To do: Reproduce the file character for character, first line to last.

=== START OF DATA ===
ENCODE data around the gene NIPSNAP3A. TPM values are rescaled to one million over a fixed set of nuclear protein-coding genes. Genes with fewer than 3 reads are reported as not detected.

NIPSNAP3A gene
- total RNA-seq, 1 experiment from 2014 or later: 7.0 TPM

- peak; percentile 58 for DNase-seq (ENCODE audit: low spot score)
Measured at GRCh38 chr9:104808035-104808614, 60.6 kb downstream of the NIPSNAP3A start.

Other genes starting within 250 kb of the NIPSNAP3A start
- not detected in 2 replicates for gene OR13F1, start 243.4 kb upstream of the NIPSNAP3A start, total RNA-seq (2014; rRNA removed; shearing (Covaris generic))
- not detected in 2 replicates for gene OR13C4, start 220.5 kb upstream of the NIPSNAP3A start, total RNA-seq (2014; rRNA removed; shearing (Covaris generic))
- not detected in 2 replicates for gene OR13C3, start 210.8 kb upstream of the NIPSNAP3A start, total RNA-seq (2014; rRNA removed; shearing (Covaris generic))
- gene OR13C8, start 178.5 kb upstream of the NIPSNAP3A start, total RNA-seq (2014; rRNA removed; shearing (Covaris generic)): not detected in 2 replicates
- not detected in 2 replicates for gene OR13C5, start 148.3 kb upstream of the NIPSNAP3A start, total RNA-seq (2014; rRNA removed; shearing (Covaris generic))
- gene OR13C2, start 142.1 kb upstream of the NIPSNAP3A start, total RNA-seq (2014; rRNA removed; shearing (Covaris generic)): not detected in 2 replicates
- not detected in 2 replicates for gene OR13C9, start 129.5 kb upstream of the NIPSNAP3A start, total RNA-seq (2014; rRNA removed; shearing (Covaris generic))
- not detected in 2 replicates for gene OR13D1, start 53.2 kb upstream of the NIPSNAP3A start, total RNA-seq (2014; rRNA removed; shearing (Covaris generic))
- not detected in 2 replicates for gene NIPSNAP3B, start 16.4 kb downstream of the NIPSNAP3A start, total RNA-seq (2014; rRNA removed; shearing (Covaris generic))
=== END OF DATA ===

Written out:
ENCODE data around the gene NIPSNAP3A. TPM values are rescaled to one million over a fixed set of nuclear protein-coding genes. Genes with fewer than 3 reads are reported as not detected.

NIPSNAP3A gene
- total RNA-seq, 1 experiment from 2014 or later: 7.0 TPM

- peak; percentile 58 for DNase-seq (ENCODE audit: low spot score)
Measured at GRCh38 chr9:104808035-104808614, 60.6 kb downstream of the NIPSNAP3A start.

Other genes starting within 250 kb of the NIPSNAP3A start
- not detected in 2 replicates for gene OR13F1, start 243.4 kb upstream of the NIPSNAP3A start, total RNA-seq (2014; rRNA removed; shearing (Covaris generic))
- not detected in 2 replicates for gene OR13C4, start 220.5 kb upstream of the NIPSNAP3A start, total RNA-seq (2014; rRNA removed; shearing (Covaris generic))
- not detected in 2 replicates for gene OR13C3, start 210.8 kb upstream of the NIPSNAP3A start, total RNA-seq (2014; rRNA removed; shearing (Covaris generic))
- gene OR13C8, start 178.5 kb upstream of the NIPSNAP3A start, total RNA-seq (2014; rRNA removed; shearing (Covaris generic)): not detected in 2 replicates
- not detected in 2 replicates for gene OR13C5, start 148.3 kb upstream of the NIPSNAP3A start, total RNA-seq (2014; rRNA removed; shearing (Covaris generic))
- gene OR13C2, start 142.1 kb upstream of the NIPSNAP3A start, total RNA-seq (2014; rRNA removed; shearing (Covaris generic)): not detected in 2 replicates
- not detected in 2 replicates for gene OR13C9, start 129.5 kb upstream of the NIPSNAP3A start, total RNA-seq (2014; rRNA removed; shearing (Covaris generic))
- not detected in 2 replicates for gene OR13D1, start 53.2 kb upstream of the NIPSNAP3A start, total RNA-seq (2014; rRNA removed; shearing (Covaris generic))
- not detected in 2 replicates for gene NIPSNAP3B, start 16.4 kb downstream of the NIPSNAP3A start, total RNA-seq (2014; rRNA removed; shearing (Covaris generic))